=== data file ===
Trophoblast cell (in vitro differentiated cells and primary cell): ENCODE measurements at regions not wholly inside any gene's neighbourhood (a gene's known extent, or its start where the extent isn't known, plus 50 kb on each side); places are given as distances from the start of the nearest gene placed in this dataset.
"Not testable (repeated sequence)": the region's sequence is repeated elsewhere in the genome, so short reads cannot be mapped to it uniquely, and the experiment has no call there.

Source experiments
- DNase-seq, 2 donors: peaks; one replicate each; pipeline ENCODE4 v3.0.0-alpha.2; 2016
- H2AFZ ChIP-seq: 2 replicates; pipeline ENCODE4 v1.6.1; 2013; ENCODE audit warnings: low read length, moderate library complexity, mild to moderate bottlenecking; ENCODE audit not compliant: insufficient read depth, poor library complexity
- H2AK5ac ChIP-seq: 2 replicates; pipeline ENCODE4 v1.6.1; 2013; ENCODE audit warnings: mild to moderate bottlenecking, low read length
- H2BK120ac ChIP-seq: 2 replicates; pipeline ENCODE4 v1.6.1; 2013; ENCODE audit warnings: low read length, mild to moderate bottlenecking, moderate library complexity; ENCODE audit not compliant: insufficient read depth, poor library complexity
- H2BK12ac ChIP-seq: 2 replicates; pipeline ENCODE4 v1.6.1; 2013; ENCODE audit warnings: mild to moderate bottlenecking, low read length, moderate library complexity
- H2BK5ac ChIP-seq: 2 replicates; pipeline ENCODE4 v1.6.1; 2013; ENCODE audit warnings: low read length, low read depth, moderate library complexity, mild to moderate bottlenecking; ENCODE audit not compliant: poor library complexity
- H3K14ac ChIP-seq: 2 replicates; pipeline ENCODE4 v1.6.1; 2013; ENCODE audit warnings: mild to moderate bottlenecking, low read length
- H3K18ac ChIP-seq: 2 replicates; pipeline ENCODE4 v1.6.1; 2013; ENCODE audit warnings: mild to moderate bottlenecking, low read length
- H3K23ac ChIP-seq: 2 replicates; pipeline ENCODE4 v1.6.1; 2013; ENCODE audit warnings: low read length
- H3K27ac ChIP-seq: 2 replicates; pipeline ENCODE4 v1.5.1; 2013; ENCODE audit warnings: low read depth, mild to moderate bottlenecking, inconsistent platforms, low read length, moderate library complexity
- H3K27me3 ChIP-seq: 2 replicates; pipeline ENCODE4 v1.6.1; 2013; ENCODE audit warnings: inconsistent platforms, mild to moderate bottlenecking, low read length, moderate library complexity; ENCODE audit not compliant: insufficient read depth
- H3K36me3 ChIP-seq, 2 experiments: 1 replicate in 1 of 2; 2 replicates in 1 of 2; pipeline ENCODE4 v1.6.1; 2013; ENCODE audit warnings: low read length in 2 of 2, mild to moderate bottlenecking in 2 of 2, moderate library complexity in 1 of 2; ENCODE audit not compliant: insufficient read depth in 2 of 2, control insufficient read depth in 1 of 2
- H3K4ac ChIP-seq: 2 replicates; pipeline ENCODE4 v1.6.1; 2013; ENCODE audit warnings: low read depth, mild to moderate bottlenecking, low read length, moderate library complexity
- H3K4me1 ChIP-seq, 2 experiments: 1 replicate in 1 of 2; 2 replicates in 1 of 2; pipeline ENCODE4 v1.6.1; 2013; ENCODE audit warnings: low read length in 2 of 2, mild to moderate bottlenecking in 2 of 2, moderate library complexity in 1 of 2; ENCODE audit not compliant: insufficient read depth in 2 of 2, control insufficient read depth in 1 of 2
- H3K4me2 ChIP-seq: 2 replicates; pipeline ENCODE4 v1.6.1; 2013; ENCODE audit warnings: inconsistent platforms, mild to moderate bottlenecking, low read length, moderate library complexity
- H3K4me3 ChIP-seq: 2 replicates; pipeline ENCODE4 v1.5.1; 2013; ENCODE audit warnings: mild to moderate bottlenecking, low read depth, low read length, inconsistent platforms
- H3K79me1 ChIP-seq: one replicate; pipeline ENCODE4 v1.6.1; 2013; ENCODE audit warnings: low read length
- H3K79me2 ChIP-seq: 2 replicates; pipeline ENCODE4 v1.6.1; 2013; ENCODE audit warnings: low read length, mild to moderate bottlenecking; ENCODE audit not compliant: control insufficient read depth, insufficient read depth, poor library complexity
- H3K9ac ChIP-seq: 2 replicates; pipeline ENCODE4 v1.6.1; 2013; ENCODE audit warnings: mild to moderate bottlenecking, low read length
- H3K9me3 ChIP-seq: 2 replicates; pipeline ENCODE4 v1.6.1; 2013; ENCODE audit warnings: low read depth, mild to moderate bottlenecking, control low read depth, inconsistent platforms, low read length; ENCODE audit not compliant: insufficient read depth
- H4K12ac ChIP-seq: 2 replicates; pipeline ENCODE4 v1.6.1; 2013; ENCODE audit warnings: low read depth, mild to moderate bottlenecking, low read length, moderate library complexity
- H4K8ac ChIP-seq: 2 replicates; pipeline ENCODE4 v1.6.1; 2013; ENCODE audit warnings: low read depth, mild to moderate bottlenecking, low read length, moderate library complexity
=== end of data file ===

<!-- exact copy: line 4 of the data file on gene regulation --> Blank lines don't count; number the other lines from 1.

- DNase-seq, 2 donors: peaks; one replicate each; pipeline ENCODE4 v3.0.0-alpha.2; 2016